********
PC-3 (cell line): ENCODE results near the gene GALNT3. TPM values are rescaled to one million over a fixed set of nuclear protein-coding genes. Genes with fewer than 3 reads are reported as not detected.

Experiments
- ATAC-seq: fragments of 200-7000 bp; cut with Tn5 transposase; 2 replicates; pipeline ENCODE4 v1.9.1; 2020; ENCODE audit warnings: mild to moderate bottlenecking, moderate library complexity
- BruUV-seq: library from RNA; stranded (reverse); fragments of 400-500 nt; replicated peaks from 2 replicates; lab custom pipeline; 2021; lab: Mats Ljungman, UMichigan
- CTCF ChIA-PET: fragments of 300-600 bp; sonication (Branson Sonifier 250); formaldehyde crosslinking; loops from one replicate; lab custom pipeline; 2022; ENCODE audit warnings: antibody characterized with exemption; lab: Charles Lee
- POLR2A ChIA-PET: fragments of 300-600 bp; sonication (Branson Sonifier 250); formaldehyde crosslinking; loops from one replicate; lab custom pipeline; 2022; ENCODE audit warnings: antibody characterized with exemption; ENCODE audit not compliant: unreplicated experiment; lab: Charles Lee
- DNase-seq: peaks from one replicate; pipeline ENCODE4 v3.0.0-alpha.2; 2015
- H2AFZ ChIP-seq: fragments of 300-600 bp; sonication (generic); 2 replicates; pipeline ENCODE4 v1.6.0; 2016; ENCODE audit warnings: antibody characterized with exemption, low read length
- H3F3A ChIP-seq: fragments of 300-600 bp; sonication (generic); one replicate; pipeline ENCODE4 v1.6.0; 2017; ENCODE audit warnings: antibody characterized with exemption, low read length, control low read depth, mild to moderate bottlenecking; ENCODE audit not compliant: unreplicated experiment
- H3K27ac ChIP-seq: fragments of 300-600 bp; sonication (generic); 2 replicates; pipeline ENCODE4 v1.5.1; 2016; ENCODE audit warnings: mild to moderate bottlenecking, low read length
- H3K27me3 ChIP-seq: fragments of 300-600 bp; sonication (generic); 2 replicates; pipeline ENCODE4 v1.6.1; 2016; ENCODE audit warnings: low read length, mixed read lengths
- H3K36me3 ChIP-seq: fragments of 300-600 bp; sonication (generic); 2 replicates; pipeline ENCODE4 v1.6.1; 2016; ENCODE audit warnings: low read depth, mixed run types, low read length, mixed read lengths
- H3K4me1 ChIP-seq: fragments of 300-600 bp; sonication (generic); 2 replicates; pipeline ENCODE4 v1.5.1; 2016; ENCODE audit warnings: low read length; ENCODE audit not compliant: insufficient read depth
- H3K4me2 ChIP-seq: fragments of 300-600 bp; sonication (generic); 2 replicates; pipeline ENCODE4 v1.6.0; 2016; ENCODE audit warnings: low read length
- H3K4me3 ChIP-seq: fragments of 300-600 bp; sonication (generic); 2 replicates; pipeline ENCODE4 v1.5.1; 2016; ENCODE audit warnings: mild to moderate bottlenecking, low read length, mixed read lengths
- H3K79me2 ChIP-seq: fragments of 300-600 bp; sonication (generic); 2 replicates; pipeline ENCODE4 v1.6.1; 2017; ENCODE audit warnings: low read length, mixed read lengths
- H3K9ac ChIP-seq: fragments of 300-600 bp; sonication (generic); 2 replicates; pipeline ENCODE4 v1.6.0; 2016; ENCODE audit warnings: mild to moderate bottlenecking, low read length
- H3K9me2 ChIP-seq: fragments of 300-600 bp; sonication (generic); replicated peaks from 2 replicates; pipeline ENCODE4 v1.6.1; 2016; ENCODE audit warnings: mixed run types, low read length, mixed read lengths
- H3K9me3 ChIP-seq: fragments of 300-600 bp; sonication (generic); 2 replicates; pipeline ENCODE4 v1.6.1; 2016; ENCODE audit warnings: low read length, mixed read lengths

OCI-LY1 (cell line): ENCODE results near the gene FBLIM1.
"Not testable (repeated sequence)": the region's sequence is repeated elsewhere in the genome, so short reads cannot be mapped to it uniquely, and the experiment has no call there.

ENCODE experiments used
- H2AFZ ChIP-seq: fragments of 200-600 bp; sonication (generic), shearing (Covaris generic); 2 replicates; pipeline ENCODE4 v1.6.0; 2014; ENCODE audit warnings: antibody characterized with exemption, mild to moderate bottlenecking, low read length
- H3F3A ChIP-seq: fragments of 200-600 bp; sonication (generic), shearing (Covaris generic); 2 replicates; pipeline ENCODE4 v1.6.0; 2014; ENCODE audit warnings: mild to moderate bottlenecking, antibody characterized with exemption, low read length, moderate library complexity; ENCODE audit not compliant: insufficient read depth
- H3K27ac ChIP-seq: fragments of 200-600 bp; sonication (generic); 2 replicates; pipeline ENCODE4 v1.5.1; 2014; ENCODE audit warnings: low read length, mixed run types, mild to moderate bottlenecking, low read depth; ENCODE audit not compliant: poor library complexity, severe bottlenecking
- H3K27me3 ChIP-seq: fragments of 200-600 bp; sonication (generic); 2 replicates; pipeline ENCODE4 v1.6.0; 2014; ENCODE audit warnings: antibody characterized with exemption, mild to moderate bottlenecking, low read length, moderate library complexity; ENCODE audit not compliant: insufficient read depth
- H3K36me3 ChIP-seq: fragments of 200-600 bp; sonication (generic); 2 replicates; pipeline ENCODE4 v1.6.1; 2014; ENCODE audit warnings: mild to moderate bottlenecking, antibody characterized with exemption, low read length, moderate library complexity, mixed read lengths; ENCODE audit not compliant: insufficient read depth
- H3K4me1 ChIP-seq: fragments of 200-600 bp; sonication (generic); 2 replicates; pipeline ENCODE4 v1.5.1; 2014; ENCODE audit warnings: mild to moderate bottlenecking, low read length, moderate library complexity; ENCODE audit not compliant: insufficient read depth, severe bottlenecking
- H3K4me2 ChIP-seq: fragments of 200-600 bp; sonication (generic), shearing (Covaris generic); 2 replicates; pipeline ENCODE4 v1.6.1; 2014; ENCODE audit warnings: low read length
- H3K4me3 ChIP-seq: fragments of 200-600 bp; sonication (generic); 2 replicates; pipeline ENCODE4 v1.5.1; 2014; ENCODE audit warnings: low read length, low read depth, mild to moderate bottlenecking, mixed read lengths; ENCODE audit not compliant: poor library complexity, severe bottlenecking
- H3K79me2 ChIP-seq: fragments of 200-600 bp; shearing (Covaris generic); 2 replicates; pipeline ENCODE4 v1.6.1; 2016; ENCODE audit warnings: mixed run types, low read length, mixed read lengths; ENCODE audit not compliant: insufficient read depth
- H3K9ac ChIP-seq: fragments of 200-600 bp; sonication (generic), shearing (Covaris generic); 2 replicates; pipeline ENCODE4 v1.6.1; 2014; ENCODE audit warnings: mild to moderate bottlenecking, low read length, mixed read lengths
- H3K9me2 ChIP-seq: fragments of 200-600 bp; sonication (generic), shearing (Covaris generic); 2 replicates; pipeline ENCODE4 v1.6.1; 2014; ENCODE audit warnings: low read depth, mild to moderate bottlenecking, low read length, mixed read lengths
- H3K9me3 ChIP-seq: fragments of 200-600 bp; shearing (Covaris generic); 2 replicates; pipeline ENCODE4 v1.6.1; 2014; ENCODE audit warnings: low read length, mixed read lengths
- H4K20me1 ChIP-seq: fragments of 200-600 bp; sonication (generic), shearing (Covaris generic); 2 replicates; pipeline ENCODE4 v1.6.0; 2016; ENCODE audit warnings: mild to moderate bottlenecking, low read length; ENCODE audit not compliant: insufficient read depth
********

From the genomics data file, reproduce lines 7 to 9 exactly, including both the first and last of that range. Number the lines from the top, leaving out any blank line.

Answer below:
- DNase-seq: peaks from one replicate; pipeline ENCODE4 v3.0.0-alpha.2; 2015
- H2AFZ ChIP-seq: fragments of 300-600 bp; sonication (generic); 2 replicates; pipeline ENCODE4 v1.6.0; 2016; ENCODE audit warnings: antibody characterized with exemption, low read length
- H3F3A ChIP-seq: fragments of 300-600 bp; sonication (generic); one replicate; pipeline ENCODE4 v1.6.0; 2017; ENCODE audit warnings: antibody characterized with exemption, low read length, control low read depth, mild to moderate bottlenecking; ENCODE audit not compliant: unreplicated experiment